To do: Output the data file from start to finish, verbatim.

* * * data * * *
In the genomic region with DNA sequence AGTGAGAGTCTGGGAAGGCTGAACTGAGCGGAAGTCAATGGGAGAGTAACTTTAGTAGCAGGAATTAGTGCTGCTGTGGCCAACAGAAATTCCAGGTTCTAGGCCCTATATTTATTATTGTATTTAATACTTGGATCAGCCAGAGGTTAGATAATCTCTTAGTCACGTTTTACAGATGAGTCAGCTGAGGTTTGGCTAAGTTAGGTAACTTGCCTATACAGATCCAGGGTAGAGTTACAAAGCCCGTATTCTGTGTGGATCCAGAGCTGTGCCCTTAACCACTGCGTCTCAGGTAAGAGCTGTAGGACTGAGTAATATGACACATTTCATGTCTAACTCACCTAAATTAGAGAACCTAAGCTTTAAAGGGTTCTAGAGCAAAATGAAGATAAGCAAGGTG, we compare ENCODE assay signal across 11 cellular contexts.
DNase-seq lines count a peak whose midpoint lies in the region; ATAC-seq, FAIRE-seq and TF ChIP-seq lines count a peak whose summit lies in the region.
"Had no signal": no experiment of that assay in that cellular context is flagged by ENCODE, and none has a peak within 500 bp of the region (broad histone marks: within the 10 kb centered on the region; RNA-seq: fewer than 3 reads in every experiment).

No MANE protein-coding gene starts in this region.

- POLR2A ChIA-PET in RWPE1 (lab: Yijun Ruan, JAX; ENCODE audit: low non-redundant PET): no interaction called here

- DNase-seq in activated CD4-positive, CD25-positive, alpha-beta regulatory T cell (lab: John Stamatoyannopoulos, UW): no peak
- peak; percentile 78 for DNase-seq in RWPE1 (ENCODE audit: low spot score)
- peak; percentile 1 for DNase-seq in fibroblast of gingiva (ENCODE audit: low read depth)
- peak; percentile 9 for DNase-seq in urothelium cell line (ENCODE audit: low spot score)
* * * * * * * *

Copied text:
In the genomic region with DNA sequence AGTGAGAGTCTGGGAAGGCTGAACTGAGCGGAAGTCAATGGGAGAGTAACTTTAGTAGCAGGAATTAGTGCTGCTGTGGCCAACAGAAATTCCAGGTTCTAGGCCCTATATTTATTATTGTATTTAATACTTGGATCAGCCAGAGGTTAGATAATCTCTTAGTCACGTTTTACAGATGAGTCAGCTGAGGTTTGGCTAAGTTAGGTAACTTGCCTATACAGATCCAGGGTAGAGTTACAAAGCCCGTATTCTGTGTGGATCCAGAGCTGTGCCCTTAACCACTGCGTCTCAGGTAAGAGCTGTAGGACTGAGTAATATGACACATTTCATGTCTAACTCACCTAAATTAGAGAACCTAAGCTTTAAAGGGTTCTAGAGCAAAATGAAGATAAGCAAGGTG, we compare ENCODE assay signal across 11 cellular contexts.
DNase-seq lines count a peak whose midpoint lies in the region; ATAC-seq, FAIRE-seq and TF ChIP-seq lines count a peak whose summit lies in the region.
"Had no signal": no experiment of that assay in that cellular context is flagged by ENCODE, and none has a peak within 500 bp of the region (broad histone marks: within the 10 kb centered on the region; RNA-seq: fewer than 3 reads in every experiment).

No MANE protein-coding gene starts in this region.

- POLR2A ChIA-PET in RWPE1 (lab: Yijun Ruan, JAX; ENCODE audit: low non-redundant PET): no interaction called here

- DNase-seq in activated CD4-positive, CD25-positive, alpha-beta regulatory T cell (lab: John Stamatoyannopoulos, UW): no peak
- peak; percentile 78 for DNase-seq in RWPE1 (ENCODE audit: low spot score)
- peak; percentile 1 for DNase-seq in fibroblast of gingiva (ENCODE audit: low read depth)
- peak; percentile 9 for DNase-seq in urothelium cell line (ENCODE audit: low spot score)